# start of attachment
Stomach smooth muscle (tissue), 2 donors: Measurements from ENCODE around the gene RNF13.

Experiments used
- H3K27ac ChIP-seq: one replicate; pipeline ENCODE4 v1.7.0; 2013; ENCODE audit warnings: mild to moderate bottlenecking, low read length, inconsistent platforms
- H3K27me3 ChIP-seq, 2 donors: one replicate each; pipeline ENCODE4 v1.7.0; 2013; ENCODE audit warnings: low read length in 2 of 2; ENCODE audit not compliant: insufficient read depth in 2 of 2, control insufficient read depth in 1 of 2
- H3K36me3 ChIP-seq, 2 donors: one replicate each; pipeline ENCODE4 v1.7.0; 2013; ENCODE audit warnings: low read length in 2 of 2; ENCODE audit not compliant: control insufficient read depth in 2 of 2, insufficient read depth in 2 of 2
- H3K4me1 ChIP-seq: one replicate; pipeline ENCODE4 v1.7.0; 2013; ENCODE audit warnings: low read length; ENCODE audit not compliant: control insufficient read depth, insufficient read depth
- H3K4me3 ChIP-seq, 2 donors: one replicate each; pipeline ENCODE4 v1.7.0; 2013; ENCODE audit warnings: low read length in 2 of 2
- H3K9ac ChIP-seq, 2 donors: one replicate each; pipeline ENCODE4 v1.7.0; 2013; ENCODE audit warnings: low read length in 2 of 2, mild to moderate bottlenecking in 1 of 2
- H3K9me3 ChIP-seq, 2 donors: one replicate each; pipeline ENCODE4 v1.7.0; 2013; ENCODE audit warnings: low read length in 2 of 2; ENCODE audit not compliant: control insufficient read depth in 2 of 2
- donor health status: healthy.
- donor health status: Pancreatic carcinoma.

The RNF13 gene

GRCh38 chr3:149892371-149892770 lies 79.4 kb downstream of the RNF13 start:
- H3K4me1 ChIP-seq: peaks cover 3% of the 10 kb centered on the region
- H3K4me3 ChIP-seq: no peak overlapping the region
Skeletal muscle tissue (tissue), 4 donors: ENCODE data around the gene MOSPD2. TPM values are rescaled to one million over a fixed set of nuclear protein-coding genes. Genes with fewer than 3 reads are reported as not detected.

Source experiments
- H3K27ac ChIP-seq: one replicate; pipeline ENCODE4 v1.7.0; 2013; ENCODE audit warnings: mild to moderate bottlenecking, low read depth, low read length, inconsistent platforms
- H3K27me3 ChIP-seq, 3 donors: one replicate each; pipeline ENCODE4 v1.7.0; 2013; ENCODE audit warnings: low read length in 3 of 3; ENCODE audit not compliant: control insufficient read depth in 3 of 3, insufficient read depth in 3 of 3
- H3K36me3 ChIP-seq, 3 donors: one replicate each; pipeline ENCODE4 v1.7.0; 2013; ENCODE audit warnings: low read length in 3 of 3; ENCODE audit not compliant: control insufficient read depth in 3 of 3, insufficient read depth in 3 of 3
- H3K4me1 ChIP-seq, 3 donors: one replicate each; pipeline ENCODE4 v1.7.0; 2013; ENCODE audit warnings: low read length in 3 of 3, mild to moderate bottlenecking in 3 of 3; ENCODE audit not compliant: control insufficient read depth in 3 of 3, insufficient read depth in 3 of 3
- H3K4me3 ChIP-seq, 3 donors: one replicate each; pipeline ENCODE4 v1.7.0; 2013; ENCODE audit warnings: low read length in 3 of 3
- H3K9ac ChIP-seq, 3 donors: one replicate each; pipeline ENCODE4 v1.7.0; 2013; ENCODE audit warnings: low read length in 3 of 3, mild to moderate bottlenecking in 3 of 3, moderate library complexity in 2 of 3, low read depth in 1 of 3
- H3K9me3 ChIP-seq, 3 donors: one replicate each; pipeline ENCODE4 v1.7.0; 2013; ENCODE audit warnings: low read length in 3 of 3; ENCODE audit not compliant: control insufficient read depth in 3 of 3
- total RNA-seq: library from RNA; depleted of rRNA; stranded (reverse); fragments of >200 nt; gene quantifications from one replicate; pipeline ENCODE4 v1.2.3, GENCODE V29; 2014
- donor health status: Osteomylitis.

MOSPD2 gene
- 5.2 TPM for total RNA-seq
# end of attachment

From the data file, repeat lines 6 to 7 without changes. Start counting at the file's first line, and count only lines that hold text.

- H3K4me1 ChIP-seq: one replicate; pipeline ENCODE4 v1.7.0; 2013; ENCODE audit warnings: low read length; ENCODE audit not compliant: control insufficient read depth, insufficient read depth
- H3K4me3 ChIP-seq, 2 donors: one replicate each; pipeline ENCODE4 v1.7.0; 2013; ENCODE audit warnings: low read length in 2 of 2